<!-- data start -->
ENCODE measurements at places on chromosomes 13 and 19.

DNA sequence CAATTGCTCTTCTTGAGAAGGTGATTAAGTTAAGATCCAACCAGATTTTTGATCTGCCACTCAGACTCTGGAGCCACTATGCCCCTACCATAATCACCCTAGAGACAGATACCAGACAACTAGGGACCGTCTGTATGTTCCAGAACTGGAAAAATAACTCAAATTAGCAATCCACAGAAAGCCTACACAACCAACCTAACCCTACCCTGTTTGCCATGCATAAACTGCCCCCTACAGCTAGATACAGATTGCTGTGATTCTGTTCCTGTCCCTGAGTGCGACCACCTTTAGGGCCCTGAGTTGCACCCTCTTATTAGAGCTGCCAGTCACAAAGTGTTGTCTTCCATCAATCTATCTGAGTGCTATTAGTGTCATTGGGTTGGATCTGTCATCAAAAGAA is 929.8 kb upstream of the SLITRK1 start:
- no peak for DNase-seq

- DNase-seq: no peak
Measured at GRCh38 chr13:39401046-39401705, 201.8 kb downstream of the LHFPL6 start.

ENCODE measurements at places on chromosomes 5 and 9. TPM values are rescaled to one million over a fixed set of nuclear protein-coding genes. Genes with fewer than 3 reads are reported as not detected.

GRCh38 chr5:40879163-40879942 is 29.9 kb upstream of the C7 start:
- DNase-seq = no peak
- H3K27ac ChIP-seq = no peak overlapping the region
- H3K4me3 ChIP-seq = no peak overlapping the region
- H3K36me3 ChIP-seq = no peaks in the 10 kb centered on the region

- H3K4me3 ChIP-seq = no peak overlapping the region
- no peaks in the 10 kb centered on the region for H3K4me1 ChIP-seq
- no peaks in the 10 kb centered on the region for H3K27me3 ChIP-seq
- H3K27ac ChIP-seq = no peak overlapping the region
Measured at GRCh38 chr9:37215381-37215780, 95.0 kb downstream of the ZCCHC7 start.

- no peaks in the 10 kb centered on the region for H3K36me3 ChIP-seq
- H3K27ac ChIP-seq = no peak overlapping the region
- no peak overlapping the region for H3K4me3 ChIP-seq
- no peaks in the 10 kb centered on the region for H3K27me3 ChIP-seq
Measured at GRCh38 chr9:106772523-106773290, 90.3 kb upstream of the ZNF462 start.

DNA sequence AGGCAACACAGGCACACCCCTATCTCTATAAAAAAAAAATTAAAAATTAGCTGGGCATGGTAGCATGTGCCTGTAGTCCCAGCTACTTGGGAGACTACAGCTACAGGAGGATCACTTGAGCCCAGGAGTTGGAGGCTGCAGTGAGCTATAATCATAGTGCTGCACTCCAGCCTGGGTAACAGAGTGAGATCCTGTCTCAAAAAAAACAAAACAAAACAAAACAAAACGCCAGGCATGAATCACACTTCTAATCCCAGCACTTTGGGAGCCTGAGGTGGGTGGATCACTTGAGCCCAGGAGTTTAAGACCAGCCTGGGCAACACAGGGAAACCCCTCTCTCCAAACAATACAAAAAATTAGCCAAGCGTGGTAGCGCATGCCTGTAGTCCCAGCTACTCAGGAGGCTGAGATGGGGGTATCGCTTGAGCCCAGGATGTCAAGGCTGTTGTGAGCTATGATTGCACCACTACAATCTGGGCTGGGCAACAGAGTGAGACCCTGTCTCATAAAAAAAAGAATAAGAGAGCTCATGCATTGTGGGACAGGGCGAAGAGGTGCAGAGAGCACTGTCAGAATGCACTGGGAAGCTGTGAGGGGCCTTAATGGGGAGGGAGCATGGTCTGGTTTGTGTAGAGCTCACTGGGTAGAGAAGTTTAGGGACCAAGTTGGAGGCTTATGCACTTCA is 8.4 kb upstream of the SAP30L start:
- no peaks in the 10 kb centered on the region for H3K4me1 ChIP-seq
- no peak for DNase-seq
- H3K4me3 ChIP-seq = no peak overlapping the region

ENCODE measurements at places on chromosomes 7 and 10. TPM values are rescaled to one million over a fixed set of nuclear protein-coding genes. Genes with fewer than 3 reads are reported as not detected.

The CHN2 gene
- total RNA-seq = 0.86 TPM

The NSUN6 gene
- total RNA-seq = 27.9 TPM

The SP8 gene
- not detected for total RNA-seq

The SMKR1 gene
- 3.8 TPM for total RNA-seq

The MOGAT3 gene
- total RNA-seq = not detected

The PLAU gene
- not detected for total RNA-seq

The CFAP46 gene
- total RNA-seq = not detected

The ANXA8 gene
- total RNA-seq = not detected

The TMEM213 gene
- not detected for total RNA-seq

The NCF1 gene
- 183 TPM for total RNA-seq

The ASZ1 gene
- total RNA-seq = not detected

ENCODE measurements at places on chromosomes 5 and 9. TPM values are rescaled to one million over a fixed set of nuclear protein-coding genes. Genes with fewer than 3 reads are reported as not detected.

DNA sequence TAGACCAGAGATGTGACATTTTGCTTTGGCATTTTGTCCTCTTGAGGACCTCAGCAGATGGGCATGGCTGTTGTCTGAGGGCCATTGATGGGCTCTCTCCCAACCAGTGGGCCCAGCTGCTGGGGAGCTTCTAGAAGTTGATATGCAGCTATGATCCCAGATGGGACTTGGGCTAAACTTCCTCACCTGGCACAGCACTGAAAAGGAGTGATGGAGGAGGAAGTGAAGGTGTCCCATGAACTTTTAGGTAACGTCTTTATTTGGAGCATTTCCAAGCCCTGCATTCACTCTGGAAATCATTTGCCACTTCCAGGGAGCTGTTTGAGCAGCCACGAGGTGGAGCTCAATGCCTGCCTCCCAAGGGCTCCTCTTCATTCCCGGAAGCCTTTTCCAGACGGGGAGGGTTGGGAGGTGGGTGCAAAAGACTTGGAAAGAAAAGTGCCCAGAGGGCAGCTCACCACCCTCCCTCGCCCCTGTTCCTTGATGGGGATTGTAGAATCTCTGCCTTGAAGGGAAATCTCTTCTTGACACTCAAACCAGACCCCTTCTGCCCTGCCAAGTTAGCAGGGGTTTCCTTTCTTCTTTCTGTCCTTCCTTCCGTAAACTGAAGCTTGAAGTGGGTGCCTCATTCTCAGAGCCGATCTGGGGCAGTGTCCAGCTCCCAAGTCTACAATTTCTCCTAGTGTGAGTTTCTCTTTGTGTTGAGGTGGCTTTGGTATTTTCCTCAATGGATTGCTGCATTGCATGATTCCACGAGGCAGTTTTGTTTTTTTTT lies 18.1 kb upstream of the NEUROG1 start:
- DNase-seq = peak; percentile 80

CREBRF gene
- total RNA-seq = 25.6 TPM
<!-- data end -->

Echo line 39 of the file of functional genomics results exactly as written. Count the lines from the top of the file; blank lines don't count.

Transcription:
The CFAP46 gene